On Tuesday, TEDx University of Edinburgh hosted its first night of the year, a Salon Event entitled What’s Next?
The first half of the evening was used to showcase the four guest speakers, with a short Q&A afterwards, while the second section was open mic and provided a chance for members of the audience to make five-minute talks on the What’s Next? theme.
The first speaker was Denny Shenk, an engineer and the co-founder of Retromixer, a cleantech start-up. He presented his product, a device which mixes together the hot and cold streams of British double taps. He also explained the entrepreneurial process he and his co-founder had gone through, saying that they had found the technology particularly popular with international students.
The next guest was Isabelle Thompson, an alumnus of the University of Edinburgh, who has been working in social development in India. The aim of the project she aided was to teach women paper-quilling for use on greetings cards, which provides them with a flexible and sustainable source of income. She explained how she first got involved in the sector and described her in-country experience.
After a short break, the audience heard from Sean Brocklebank, an Economics lecturer at the University of Edinburgh, who spoke on the topic of what might be next for cities in the future.
Focusing on the impact of driver-less cars, but also discussing city planning in majority-world countries and the increased use of drones, he attempted to predict the way in which urban development might change.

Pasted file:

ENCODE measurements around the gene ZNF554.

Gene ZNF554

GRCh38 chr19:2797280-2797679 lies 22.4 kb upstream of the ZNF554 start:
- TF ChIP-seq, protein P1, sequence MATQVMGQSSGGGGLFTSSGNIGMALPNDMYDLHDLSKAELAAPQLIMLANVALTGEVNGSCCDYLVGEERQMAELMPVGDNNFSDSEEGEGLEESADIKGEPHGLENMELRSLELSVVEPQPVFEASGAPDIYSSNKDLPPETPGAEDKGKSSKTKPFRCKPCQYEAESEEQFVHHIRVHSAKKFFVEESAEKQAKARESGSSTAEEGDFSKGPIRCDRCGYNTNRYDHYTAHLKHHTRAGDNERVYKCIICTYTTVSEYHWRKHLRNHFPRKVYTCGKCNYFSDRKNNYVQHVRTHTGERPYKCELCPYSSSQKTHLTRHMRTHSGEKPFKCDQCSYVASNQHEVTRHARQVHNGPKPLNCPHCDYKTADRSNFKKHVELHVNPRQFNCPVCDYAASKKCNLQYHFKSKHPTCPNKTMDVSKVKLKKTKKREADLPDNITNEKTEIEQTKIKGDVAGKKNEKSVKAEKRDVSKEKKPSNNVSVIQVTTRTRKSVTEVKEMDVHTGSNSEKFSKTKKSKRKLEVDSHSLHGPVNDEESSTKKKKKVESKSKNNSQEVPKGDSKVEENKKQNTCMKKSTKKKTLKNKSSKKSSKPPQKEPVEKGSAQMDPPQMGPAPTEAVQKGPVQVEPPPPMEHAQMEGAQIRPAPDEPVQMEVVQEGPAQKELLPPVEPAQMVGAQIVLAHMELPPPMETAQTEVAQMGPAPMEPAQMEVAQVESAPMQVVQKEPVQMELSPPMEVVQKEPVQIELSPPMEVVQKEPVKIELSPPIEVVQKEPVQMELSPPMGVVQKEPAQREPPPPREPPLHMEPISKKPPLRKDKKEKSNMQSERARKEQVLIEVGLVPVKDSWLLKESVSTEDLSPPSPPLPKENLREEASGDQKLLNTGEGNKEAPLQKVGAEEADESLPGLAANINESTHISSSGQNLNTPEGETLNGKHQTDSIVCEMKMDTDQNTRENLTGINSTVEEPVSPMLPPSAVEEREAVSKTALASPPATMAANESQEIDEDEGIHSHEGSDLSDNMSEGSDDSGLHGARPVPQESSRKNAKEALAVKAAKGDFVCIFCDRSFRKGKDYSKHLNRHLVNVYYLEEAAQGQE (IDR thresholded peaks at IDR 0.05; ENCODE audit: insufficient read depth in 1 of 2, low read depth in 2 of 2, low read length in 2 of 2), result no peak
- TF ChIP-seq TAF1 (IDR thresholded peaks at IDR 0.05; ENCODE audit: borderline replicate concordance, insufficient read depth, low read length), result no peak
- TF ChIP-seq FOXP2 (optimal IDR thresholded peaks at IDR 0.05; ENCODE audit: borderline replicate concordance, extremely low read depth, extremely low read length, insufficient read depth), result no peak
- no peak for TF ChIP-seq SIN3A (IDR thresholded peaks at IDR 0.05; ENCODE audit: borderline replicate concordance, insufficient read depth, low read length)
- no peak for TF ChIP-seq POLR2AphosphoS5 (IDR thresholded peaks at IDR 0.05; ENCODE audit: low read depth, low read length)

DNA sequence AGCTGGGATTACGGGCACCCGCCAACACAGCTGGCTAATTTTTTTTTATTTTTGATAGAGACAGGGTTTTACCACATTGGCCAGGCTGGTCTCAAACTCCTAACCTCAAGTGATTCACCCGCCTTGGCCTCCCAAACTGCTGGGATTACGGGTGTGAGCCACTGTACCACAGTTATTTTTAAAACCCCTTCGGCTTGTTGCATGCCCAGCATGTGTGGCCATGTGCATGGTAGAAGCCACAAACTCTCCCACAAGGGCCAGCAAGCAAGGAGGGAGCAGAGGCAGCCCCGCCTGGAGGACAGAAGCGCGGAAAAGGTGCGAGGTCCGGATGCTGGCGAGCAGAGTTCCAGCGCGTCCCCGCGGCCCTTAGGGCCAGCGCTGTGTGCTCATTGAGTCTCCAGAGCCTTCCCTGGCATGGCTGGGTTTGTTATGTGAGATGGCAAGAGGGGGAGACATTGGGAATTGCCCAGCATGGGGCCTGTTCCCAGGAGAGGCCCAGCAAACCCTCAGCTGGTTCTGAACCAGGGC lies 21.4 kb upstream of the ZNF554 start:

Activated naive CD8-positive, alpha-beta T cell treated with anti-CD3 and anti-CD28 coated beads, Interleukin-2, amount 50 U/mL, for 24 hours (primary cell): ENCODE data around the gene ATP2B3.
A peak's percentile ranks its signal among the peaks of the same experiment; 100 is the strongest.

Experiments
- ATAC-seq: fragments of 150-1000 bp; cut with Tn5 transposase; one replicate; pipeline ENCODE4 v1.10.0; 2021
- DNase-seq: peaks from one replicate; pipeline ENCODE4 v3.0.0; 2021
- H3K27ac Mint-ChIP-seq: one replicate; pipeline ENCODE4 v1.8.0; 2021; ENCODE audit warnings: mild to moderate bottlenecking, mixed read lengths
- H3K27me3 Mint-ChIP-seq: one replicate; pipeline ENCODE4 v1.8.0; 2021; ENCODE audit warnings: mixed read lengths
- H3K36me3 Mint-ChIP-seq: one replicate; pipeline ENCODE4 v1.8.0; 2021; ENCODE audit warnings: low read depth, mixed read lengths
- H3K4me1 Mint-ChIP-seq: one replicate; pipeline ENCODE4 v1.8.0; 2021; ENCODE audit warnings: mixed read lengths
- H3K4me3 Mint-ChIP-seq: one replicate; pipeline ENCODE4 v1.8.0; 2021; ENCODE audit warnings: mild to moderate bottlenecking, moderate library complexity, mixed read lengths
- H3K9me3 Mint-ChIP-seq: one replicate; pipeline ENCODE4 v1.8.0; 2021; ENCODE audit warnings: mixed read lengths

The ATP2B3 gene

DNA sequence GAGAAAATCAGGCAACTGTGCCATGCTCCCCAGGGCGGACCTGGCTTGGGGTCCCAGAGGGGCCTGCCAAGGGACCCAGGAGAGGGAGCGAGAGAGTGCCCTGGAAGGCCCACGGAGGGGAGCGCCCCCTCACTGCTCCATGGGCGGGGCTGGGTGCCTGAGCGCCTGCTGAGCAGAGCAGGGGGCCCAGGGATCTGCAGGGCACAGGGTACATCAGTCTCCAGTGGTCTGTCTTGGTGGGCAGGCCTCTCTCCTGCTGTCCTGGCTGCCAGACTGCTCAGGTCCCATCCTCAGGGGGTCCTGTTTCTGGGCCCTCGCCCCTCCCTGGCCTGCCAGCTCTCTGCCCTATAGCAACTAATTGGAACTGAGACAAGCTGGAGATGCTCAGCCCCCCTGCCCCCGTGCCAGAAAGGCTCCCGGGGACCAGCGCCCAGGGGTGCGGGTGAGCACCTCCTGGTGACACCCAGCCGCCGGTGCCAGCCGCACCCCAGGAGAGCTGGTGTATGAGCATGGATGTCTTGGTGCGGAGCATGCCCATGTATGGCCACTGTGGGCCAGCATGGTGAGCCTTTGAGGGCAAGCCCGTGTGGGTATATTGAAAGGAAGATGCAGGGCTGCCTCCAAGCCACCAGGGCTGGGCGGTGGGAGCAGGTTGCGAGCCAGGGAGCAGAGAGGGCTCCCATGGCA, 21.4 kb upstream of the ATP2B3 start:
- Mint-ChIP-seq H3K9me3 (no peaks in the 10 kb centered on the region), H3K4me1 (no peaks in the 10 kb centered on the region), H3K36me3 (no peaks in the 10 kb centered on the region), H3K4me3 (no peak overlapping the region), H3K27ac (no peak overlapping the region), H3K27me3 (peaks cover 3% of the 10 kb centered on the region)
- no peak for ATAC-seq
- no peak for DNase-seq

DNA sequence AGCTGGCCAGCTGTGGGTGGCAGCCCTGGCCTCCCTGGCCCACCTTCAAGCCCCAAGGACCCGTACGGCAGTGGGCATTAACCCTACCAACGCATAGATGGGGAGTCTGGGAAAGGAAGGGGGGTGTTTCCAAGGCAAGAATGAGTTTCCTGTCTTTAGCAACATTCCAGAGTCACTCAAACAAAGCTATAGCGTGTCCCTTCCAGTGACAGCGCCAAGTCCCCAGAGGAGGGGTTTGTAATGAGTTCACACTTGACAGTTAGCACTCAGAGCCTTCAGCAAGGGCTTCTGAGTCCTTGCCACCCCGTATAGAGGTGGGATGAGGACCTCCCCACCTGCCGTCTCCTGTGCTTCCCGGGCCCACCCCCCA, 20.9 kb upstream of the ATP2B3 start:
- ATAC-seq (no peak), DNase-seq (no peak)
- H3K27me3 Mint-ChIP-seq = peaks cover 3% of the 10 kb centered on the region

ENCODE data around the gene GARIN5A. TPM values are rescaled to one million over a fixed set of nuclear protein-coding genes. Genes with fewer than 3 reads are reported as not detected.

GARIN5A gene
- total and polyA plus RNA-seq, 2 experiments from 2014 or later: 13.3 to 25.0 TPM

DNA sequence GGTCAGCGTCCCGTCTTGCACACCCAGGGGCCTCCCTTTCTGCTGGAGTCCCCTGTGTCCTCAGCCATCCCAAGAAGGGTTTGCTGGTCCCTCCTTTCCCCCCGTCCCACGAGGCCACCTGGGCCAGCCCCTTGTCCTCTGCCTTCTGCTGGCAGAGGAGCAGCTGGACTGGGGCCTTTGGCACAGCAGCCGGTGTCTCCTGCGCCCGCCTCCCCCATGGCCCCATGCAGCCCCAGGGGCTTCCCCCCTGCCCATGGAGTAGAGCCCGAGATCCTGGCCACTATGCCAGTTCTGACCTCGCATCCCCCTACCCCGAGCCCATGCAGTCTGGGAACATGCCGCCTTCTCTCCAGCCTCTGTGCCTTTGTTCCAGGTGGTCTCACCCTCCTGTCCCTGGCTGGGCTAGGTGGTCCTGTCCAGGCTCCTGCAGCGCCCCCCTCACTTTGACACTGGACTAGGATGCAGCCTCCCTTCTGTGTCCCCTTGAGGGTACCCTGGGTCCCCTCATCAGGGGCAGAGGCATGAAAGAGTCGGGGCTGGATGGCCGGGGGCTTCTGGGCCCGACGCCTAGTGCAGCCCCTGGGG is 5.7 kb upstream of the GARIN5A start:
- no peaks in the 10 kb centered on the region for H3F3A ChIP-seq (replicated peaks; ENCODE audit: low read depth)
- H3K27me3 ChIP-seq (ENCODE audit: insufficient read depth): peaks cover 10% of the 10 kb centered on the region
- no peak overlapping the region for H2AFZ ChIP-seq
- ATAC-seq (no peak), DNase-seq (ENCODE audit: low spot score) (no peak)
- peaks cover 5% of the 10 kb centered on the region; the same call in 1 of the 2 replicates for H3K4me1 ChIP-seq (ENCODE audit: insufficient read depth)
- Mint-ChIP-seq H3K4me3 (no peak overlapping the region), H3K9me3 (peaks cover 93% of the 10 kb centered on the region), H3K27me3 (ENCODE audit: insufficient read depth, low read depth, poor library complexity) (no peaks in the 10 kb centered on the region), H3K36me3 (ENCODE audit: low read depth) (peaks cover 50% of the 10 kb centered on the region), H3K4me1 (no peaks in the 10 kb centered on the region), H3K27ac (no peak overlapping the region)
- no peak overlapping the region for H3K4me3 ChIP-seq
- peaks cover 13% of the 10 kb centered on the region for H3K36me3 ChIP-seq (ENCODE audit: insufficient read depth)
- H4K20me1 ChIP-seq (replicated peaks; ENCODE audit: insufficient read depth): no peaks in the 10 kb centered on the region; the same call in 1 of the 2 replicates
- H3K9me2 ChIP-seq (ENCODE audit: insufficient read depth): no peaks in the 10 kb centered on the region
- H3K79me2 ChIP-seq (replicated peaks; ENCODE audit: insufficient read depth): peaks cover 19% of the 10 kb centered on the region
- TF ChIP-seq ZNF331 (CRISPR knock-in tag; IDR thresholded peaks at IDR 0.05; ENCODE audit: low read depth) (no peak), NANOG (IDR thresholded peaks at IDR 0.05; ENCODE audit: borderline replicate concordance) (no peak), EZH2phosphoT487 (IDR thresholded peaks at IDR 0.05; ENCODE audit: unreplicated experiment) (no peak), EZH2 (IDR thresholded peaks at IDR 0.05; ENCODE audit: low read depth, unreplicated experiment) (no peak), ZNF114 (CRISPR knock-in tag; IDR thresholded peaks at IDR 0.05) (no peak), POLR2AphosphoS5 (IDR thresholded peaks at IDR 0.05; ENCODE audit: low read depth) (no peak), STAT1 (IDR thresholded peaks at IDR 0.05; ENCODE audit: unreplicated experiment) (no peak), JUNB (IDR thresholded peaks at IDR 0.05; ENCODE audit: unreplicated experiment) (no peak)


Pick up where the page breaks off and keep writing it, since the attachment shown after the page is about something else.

The last formal speaker was a representative of Project Elpis, a University of Edinburgh student start-up which provides solar energy for refugees in Greek camps to charge their phones. She spoke about the way in which their idea developed, their recent successes, and how the project might grow in the future.
After a short interval, it was time for the open mic session. One of the Event Coordinators, Marianne Lim, told The Student that this format is not common at TEDx UoE evenings, due to the strict guidelines that must be followed for each type of event.
In total, there were six audience speakers, who gave five-minute talks on the What’s Next? theme.
The first, Mateusz, questioned how far we can really predict What’s Next, and gave examples of the way in which nature and animals have changed the course of history in unforeseen ways.
The second focused on what people are, how they are perceived and what binds human beings together.
Next, the audience heard from a third student who, following on from the second open mic talk, discussed who he might be in the future and how he could go about changing and influencing that.
The fourth participant was a Conservation PhD student, who has co-created a peer-to-peer ‘decentralised conservation’ app. He spoke about his work with elephants in Tanzania and those who will suffer most from the consequences of poor conservation.
Following him, the next speaker, Patrick, introduced himself as a competitor in the University of Edinburgh Student Speaker Awards. He talked about populism, briefly discussing Trump’s rise in the USA, along with the motivators for Brexit in the UK.
Lastly, Gabriel, an Ecological Sciences student, gave a short talk. He told the audience why he has a passion for his subject, discussed the impact human beings have on the natural world and outlined the methods through which this could be mitigated.
At this, the compère wrapped the evening up, telling the audience What’s Next for TEDx University of Edinburgh and the events they have coming up.
Event Coordinator, Marianne Lim, told The Student that they had a full house and they were happy with the success of the evening.
Image: Marie Bobin